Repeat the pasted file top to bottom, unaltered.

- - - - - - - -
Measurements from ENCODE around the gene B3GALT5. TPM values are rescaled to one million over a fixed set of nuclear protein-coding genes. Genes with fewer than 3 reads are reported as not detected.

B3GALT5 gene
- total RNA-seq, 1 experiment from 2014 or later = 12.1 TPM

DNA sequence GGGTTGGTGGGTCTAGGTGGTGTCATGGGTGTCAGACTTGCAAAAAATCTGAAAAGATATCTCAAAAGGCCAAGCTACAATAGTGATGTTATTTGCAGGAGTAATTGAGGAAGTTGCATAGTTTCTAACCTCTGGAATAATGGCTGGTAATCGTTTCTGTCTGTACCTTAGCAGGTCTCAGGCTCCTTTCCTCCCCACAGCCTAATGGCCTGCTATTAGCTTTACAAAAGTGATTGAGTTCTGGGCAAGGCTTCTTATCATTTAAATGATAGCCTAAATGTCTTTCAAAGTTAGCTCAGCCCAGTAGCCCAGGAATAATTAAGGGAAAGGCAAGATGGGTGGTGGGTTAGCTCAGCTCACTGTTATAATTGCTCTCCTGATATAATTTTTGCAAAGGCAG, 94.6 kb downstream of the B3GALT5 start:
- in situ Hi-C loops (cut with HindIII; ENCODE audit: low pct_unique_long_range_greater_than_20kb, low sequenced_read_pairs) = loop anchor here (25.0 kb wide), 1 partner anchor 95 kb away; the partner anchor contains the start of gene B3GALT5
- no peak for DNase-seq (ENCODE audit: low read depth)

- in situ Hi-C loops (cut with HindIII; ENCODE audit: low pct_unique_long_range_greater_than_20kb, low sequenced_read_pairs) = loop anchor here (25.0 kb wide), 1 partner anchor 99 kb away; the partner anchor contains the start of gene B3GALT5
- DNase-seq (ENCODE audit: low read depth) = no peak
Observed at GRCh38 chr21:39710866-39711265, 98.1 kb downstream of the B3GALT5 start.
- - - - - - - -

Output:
Measurements from ENCODE around the gene B3GALT5. TPM values are rescaled to one million over a fixed set of nuclear protein-coding genes. Genes with fewer than 3 reads are reported as not detected.

B3GALT5 gene
- total RNA-seq, 1 experiment from 2014 or later = 12.1 TPM

DNA sequence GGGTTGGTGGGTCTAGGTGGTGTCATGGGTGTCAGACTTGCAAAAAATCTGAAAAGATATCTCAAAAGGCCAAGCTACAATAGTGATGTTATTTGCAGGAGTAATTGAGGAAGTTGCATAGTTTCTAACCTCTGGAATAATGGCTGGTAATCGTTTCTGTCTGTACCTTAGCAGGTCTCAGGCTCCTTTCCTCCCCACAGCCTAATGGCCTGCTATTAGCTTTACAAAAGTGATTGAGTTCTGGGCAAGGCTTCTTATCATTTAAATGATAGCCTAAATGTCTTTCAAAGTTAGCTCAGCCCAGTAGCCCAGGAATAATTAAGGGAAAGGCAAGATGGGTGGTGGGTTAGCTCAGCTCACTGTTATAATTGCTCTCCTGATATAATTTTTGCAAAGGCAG, 94.6 kb downstream of the B3GALT5 start:
- in situ Hi-C loops (cut with HindIII; ENCODE audit: low pct_unique_long_range_greater_than_20kb, low sequenced_read_pairs) = loop anchor here (25.0 kb wide), 1 partner anchor 95 kb away; the partner anchor contains the start of gene B3GALT5
- no peak for DNase-seq (ENCODE audit: low read depth)

- in situ Hi-C loops (cut with HindIII; ENCODE audit: low pct_unique_long_range_greater_than_20kb, low sequenced_read_pairs) = loop anchor here (25.0 kb wide), 1 partner anchor 99 kb away; the partner anchor contains the start of gene B3GALT5
- DNase-seq (ENCODE audit: low read depth) = no peak
Observed at GRCh38 chr21:39710866-39711265, 98.1 kb downstream of the B3GALT5 start.